The philanthropic sector’s financial support of HBCUs is an investment that will impact generations of students and our nation. According to UNCF, “HBCUs annually generate $14.8 billion in national economic impact, as well as 134,090 jobs for their local and regional economies altogether.”

As the authors of the ABFE and Candid report note, “By committing to funding HBCUs, developing long-lasting relationships with them, and increasing HBCU capacity, foundations will strengthen HBCUs to continue — and build upon — the remarkable impact they have had on Black communities and the nation.”

Related Content

View all Insights
purple heart with Y, I, B, H in purple letters with purple half circles, pink stars around the background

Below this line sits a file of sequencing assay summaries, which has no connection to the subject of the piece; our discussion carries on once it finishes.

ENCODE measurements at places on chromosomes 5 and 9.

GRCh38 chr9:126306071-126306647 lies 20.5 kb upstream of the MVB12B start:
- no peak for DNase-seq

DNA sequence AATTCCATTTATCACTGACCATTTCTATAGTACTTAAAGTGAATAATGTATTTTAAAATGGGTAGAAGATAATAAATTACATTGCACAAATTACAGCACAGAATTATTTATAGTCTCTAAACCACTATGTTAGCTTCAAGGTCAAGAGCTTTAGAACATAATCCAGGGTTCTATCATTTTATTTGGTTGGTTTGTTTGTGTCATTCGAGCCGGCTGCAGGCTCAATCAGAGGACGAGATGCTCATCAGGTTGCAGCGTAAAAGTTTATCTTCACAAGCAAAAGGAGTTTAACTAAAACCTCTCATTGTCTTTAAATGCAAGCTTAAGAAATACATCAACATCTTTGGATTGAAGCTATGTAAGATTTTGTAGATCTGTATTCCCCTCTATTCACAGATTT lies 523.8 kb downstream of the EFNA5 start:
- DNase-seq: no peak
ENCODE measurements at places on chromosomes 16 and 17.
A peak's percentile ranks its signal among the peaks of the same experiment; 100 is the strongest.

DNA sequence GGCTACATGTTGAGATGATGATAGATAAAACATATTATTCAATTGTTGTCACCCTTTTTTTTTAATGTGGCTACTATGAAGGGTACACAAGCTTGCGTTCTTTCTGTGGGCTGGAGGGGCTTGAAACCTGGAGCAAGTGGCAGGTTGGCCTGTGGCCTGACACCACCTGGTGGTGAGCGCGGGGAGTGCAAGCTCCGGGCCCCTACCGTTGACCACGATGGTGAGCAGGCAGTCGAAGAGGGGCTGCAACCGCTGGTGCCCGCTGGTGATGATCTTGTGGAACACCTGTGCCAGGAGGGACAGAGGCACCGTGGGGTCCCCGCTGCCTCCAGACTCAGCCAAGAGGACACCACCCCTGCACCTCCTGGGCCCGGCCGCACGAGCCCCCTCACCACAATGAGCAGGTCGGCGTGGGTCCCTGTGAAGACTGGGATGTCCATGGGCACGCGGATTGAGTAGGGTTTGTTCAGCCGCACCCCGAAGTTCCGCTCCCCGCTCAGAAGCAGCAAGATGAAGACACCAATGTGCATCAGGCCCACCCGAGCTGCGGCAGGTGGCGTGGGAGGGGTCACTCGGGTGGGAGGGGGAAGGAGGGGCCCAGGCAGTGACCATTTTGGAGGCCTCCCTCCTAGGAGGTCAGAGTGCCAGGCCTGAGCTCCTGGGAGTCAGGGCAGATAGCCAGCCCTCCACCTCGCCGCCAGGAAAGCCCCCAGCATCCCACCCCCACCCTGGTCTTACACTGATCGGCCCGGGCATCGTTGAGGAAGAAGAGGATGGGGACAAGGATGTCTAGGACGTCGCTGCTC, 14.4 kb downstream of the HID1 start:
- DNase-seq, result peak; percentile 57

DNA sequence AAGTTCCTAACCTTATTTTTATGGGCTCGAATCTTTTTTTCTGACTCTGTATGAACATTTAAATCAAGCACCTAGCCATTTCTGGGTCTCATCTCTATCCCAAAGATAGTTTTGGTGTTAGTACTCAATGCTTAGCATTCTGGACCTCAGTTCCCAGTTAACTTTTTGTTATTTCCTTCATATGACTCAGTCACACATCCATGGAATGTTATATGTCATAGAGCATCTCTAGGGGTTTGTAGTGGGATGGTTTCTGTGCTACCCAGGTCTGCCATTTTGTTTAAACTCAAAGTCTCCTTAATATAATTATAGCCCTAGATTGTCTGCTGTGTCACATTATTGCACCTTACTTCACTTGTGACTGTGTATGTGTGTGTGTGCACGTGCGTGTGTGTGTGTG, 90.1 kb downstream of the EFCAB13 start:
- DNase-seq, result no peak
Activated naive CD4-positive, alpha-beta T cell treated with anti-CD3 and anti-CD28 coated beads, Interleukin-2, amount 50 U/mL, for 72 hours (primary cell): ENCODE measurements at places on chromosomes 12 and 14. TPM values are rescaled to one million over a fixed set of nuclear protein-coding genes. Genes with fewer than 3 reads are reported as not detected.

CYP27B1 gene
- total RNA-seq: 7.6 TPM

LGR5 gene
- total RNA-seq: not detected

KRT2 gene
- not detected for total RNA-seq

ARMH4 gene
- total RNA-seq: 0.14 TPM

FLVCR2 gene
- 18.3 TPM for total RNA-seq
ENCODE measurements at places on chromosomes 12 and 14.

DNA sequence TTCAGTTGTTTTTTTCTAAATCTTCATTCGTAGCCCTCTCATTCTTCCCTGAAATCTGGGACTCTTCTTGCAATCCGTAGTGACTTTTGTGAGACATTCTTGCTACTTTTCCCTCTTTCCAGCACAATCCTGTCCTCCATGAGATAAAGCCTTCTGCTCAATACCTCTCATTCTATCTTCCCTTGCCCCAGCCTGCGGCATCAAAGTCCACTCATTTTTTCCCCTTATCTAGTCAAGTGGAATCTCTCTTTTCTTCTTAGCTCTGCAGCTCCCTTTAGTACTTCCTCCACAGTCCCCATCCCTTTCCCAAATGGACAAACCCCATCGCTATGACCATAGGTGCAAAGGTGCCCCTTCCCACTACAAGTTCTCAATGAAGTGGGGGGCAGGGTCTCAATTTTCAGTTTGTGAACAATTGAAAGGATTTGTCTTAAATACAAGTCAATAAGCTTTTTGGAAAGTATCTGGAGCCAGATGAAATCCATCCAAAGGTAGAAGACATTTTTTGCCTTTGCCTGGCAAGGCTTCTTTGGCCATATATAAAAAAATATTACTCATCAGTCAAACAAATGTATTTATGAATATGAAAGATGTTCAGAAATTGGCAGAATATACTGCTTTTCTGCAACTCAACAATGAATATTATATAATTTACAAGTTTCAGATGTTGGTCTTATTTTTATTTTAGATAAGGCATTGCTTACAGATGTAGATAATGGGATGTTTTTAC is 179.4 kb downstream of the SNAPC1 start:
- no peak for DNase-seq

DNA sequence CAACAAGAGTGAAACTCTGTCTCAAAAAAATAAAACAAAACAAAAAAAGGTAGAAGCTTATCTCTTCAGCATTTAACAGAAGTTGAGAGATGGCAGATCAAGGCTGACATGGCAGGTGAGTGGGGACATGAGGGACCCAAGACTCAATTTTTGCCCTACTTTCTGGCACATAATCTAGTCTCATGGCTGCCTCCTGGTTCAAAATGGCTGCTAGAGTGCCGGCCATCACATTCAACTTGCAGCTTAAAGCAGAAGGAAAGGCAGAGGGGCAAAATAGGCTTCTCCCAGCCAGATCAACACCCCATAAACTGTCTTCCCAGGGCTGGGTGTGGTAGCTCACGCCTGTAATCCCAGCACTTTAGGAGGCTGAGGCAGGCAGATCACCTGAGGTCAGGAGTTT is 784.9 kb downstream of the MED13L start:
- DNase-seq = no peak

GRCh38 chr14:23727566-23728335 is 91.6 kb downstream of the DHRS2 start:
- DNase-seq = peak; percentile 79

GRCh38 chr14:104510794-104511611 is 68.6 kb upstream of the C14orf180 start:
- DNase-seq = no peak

As we celebrate, support, and seek another cohort of young leaders, Lionel Ramazzini shares the importance of creative solutions and community and how these forces impact his perception of who can heal and how healing can be nourished.

HBCU translational science fellowship on green gradient background

Dr. Charity Brown Griffin shares her personal story as a researcher and invites HBCUs researchers to apply for Hopelab’s HBCU Translational Science Fellowship

illustration of a black woman with a megaphone text says power to youth

It is important to make clear our collective understanding of how intertwined a variety of issues are with youth mental health and well-being so that we can co-create solutions with young people.

headshot of Gaurang Choksi with glitter circles

We feature Gaurang Choksi, Violet’s Founder and CEO in our ongoing series spotlighting the health equity objectives of leaders within Hopelab’s Ventures portfolio.